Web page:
The first is whether the GOP establishment will pool its resources to wage a scorched-earth television ad campaign to try and derail the front-runner. Such an air war never really materialized in New York, and would be massively expensive in California’s many media markets.
“Donald Trump will not be the nominee — if the ‘Never Trump’ forces get serious,” Kasich adviser John Weaver said Tuesday night as his candidate was being routed. “They weren’t serious in New York and allowed Trump to get over 50 percent in numerous districts where he could have been stopped,” Weaver added. “Continued lack of engagement by ‘Never Trumpers’ could allow the Trump campaign to get back on track.”…
Underlying the carping is a fascinating civics debate. Trump’s position, distilled to its essence, is that in an era is which almost every state chooses delegates via caucuses or primaries, the candidate who wins the most contests and the most delegates should earn the party’s nomination. The competing argument is that the percentage of delegates Trump has attained actually exceeds the percentage of the popular vote he has received, and that the current process is in place for a reason: namely, so party leaders can choose the strongest nominee in the event there is no consensus candidate.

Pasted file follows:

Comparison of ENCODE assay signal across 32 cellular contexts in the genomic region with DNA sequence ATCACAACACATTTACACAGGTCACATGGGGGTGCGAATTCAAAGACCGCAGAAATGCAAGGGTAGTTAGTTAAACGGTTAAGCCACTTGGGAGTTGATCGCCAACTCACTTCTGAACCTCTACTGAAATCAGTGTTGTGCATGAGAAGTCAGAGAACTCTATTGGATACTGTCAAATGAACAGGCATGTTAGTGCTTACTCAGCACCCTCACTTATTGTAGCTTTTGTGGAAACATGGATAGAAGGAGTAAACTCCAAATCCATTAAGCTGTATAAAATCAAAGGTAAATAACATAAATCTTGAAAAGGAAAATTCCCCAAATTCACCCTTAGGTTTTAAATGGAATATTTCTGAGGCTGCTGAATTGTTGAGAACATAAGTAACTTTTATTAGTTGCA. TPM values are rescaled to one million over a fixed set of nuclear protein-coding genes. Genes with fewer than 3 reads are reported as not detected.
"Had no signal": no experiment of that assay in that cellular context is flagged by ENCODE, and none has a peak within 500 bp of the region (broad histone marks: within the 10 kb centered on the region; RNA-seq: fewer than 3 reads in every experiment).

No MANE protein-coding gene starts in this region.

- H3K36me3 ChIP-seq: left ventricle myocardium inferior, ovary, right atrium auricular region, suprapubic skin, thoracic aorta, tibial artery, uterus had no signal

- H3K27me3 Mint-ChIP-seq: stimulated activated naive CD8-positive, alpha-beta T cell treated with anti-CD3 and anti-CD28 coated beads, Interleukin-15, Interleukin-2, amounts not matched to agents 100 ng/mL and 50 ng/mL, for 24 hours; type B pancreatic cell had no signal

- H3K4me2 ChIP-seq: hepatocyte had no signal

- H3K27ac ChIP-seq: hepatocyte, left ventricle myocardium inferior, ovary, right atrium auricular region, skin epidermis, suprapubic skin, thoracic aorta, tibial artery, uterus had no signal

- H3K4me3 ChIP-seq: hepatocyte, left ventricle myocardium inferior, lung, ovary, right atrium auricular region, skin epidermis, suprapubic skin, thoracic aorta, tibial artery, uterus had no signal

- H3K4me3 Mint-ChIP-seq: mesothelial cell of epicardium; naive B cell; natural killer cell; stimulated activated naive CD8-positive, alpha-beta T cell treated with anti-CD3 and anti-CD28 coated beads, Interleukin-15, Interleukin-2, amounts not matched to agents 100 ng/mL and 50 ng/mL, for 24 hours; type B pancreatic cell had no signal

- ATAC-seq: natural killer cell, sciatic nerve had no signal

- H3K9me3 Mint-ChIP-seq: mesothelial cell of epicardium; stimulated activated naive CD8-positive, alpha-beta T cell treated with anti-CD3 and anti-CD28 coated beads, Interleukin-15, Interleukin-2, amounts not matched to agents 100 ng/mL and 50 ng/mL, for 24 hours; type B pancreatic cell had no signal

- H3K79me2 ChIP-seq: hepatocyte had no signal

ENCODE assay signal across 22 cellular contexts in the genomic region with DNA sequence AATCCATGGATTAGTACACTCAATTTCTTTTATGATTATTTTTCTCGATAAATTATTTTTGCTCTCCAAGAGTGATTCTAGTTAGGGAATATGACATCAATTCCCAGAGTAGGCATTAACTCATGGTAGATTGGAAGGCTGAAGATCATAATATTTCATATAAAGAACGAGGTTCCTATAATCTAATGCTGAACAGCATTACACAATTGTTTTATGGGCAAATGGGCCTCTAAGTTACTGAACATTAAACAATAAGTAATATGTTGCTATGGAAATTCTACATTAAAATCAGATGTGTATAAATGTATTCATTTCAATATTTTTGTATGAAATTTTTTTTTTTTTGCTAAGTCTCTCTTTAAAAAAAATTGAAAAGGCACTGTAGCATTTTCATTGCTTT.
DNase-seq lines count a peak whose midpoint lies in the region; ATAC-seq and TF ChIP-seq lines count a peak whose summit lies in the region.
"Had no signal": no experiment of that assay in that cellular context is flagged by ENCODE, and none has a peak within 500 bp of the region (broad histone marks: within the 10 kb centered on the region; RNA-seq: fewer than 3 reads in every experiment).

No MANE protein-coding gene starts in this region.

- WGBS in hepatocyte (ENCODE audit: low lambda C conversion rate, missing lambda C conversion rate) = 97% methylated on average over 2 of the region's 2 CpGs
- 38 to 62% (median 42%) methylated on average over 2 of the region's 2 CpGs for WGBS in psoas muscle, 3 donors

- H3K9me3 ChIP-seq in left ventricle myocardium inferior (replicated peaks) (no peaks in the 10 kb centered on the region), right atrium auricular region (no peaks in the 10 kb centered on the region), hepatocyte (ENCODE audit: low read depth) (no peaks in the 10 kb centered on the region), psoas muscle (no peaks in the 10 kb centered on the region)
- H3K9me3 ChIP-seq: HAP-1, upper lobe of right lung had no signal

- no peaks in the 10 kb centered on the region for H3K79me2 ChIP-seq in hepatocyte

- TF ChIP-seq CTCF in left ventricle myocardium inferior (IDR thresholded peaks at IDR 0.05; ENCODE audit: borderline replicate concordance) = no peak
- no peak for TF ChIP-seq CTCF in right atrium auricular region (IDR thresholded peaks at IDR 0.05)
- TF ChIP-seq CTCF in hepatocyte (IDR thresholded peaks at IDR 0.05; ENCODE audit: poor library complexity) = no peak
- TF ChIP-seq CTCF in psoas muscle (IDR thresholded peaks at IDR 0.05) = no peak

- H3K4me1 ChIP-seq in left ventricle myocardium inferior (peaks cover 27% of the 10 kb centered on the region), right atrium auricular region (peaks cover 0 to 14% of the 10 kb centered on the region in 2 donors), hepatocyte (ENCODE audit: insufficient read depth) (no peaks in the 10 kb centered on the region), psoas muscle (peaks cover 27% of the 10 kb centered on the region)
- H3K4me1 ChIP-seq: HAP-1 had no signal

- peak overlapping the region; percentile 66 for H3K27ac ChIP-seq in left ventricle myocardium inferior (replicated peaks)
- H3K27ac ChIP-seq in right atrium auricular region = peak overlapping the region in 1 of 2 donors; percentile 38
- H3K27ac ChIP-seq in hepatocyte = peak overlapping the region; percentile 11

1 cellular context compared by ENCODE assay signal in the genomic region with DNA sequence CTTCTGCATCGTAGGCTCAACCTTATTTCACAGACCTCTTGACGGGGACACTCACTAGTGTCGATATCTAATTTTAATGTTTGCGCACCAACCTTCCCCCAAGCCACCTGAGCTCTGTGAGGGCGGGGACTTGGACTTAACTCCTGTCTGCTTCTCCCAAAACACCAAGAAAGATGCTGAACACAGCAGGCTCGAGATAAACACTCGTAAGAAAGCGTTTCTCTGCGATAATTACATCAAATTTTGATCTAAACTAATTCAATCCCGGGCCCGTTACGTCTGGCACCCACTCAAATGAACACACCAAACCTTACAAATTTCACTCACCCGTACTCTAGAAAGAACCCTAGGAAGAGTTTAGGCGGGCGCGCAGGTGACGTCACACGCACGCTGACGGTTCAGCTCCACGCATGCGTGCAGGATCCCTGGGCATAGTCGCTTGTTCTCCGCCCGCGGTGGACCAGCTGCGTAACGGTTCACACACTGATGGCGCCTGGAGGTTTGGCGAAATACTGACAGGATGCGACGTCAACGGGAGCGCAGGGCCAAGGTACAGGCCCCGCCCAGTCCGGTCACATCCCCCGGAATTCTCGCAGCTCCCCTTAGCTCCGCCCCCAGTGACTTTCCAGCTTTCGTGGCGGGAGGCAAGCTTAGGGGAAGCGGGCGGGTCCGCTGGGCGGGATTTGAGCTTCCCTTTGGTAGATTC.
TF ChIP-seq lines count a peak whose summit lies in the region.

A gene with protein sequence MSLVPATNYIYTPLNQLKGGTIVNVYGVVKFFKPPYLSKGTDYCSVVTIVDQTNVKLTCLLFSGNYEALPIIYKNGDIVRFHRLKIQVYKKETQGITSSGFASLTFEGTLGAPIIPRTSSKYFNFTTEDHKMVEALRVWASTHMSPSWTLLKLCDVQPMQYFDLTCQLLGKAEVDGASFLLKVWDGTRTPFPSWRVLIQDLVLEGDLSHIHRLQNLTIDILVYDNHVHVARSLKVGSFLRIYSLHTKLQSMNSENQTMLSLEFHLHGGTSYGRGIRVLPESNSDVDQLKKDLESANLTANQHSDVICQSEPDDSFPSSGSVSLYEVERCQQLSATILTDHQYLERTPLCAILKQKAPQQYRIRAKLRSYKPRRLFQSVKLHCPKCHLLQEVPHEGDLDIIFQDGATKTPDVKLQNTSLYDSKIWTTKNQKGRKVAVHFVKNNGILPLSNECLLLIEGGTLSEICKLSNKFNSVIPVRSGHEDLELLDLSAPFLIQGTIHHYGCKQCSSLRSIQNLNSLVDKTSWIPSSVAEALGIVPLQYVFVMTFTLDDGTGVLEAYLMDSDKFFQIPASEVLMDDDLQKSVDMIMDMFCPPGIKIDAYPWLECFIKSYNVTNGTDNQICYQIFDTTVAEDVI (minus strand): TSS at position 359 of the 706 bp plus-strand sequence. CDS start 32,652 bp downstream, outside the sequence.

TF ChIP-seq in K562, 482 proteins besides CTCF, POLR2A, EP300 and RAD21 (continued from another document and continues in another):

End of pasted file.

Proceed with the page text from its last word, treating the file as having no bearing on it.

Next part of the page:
Here’s a third idea: Cruz won the Republican primary in his home state of Texas, while Kasich carried Ohio. Trump lives in two places, New York and Florida, and he was victorious in both. California is neutral ground. It’s also the most populous state in the union. Let’s let voters in Reagan Country pick the GOP nominee.